Teachers To Get Reduced Pay Instead Of Payrise. Following an anticipated salary increase, teachers instead got reduced salaries on July 26, 2023, as the Teachers Service Commission (TSC) implemented additional budgetary deductions.
However, the teachers were granted a reprieve since a court ruling postponing the application of the Finance Act 2023 prevented the implementation of the contentious 1.5% housing fee.
Teachers’ contributions to the National Social Security Fund (NSSF), which they have never made before, have been deducted, according to pay stubs seen by educationcurve.co.ke .
This is so that they can get a pension through a provident fund based on the grade of their employment. For the July salary, deductions have been made from both funds.
The deductions are a flat rate of Sh320 for all teachers, which appears to contradict the NSSF rate of Sh600 for the lowest earners and Sh1,080 for the highest earners. These rates came into effect in February. The previous rate was Sh200. There is a proposal to increase the rate to 6 per cent of an individual’s salary, but this should not exceed Sh18,000.
There was confusion early on Wednesday when teachers complained that the money had been credited to their accounts but pay slips had not yet been uploaded on the TSC portal to show the nature of the deductions.
TSC has also been making deductions to the National Hospital Insurance Fund (NHIF). According to the proposed National Health Insurance Fund Regulations (2023), all employees are required to contribute 2.75 per cent of their gross salary to the fund.
Teachers To Get Reduced Pay Instead Of Payrise
The previous NHIF rate was between Sh150 and Sh1,700 depending on an individual’s monthly salary. Teachers will pay more when the 2.75 per cent comes into effect.
According to teachers who spoke to the Nation, their salaries included the annual increment, which usually takes effect in July, to cushion them against inflationary pressures. If the increase moved a teacher to a higher grade, their contribution would have gone up, wiping out the benefit of the increase.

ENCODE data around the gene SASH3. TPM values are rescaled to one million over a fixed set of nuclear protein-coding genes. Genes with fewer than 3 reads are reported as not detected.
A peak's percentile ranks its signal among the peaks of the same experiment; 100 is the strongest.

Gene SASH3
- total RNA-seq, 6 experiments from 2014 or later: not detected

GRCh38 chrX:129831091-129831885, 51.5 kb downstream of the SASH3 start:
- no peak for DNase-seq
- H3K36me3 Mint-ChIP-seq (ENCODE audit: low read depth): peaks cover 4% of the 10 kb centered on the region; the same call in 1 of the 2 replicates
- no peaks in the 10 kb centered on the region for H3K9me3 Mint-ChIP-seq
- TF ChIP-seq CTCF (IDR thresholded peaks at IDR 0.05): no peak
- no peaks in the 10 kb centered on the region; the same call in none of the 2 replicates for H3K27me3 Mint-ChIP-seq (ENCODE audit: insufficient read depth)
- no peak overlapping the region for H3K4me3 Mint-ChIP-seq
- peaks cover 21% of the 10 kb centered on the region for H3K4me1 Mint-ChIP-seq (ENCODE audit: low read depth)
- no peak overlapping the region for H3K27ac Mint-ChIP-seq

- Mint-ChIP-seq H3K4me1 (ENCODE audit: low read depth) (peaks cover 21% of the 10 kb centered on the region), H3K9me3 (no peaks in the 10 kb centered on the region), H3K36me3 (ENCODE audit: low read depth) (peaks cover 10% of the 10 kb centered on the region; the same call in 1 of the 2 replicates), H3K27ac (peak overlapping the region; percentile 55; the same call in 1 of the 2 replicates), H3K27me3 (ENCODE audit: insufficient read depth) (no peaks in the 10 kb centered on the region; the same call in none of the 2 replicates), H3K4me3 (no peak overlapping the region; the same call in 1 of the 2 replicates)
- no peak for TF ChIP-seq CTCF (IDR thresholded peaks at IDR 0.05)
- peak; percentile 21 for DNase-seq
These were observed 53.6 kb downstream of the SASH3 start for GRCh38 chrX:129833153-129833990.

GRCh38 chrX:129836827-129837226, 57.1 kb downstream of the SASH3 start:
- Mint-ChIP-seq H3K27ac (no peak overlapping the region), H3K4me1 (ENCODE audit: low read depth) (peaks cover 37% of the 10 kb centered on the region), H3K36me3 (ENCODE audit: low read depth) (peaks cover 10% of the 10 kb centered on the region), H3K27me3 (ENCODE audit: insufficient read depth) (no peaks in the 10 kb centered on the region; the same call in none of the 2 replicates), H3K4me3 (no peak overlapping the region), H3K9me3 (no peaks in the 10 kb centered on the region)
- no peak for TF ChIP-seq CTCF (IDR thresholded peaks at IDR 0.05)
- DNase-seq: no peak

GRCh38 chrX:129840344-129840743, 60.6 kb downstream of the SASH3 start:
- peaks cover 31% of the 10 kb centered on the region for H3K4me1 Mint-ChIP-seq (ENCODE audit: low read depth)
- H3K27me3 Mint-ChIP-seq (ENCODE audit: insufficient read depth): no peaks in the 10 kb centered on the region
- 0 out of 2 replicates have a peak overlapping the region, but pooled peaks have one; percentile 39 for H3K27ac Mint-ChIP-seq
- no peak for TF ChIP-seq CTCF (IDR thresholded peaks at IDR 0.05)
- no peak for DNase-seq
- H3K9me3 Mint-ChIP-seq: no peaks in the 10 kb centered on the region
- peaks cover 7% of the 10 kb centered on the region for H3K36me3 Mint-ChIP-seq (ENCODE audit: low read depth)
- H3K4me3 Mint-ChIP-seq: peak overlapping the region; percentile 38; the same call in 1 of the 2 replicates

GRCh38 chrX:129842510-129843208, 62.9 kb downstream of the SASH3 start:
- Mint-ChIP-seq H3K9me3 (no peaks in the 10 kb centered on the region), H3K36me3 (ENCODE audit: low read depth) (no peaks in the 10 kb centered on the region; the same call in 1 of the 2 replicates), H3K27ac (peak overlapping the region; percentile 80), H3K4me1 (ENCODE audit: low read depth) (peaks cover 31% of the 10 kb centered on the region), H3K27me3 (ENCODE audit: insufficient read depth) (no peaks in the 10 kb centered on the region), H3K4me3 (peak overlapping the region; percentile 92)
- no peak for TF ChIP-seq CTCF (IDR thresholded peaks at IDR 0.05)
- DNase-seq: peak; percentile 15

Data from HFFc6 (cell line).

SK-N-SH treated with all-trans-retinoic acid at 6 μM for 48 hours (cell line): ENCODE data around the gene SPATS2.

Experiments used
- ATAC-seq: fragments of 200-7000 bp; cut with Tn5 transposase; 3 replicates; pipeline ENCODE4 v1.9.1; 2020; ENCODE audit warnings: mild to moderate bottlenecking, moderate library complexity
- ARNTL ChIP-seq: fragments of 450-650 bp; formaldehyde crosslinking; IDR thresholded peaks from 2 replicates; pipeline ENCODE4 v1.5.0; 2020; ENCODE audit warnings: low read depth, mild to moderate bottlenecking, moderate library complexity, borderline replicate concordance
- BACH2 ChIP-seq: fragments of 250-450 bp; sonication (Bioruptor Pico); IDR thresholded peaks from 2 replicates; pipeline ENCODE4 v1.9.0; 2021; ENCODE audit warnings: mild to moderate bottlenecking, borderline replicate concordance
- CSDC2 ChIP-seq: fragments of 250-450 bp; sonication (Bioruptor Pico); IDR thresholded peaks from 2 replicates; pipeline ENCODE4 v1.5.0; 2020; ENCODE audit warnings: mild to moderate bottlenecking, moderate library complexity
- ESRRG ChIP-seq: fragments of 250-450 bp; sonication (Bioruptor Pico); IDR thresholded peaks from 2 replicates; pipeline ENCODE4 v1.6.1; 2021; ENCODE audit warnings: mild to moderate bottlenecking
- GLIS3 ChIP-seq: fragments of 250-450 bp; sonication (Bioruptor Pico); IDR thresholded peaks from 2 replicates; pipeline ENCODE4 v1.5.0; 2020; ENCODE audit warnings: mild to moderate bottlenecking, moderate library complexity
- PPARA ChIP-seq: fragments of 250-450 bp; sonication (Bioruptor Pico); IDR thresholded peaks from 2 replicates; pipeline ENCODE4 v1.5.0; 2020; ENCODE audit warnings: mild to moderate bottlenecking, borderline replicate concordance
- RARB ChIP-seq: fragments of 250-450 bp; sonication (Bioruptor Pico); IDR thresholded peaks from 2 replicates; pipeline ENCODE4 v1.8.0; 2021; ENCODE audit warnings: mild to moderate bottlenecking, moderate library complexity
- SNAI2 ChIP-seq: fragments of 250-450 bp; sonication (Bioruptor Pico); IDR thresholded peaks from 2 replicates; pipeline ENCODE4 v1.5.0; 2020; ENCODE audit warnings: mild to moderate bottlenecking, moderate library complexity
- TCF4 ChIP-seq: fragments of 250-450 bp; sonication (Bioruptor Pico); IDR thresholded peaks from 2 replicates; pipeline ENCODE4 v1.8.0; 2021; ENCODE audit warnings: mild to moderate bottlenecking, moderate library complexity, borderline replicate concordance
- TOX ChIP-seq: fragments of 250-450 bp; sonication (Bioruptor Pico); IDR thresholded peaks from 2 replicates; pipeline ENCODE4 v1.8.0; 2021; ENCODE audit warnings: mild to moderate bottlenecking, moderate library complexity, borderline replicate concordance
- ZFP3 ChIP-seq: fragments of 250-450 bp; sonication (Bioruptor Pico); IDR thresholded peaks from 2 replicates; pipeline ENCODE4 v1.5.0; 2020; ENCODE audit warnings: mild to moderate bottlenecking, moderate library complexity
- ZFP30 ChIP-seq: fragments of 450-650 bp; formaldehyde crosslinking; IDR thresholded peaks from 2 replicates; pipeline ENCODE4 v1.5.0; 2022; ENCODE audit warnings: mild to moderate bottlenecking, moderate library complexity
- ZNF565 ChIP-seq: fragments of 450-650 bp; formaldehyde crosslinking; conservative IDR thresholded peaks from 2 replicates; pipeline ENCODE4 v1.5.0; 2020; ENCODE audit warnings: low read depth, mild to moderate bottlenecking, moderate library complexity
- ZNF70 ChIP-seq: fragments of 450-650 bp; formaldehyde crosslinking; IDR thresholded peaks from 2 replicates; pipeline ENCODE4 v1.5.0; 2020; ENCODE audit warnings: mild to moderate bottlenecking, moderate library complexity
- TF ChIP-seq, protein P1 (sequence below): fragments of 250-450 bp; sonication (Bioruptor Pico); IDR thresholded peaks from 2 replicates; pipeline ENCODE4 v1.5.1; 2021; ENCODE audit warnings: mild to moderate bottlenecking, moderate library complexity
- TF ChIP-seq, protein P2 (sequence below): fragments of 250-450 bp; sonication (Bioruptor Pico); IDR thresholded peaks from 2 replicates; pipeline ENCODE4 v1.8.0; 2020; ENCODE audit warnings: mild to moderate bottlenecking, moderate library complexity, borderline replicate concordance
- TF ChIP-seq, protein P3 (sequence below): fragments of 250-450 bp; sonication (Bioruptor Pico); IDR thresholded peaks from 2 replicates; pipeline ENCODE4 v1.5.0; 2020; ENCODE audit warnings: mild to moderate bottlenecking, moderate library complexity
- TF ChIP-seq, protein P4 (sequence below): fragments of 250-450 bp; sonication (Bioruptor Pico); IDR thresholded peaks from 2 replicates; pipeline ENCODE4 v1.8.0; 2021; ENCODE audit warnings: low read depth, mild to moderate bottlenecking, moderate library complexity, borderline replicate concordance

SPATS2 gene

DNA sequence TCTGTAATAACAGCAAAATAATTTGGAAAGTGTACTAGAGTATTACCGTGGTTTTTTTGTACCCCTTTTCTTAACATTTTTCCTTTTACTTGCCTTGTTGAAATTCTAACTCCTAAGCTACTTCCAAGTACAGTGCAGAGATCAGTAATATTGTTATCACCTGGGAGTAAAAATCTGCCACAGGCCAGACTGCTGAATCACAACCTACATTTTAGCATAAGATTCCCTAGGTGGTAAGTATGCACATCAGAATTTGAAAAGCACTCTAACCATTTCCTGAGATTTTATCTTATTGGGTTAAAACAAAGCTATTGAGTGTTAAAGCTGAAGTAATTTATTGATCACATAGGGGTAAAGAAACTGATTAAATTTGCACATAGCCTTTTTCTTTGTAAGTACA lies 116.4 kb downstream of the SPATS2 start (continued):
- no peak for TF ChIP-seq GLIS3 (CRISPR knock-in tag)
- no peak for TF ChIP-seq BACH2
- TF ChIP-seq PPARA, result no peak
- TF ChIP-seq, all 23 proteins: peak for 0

The Nation reported that teachers and civil servants would not receive a promised pay rise this month because the Salaries and Remuneration Commission had delayed reviewing salaries and advising various government departments.
“We’ve had numerous correspondences with the TSC asking for a review of the terms of reference of the 2021-2025 collective agreement, but there’s been a delay because of the procrastination of the SRC and the TSC.
When the President gave the final nod on this matter, we thought that the Treasury was in agreement and the SRC had also given other public servants the opportunity, especially the civil servants, to discuss their salaries.
The President was very clear that this was a matter of between 7 and 10 per cent [increase]. There shouldn’t be any delay,” said Kenya Union of Post Primary Education Teachers Secretary-General Akello Misori.
The expected pay rise is included in the 2023/2024 budget.
Kuppet said that the wage increase was contingent upon the passage of the Finance Act 2023, the execution of which has been blocked by the High Court, and was negotiated between them and President William Ruto.
Edward Obwocha, a Kuppet secondary education officer, stated that if the promised pay increase materializes, the union would not fight the deductions.
As long as we also continue to negotiate with TSC to further improve the salary to take into account the high inflation rate and even review the commuting allowance upwards now that the fuel levy has also been reviewed, we have no objections if teachers receive a 10 to 12% increase, he said.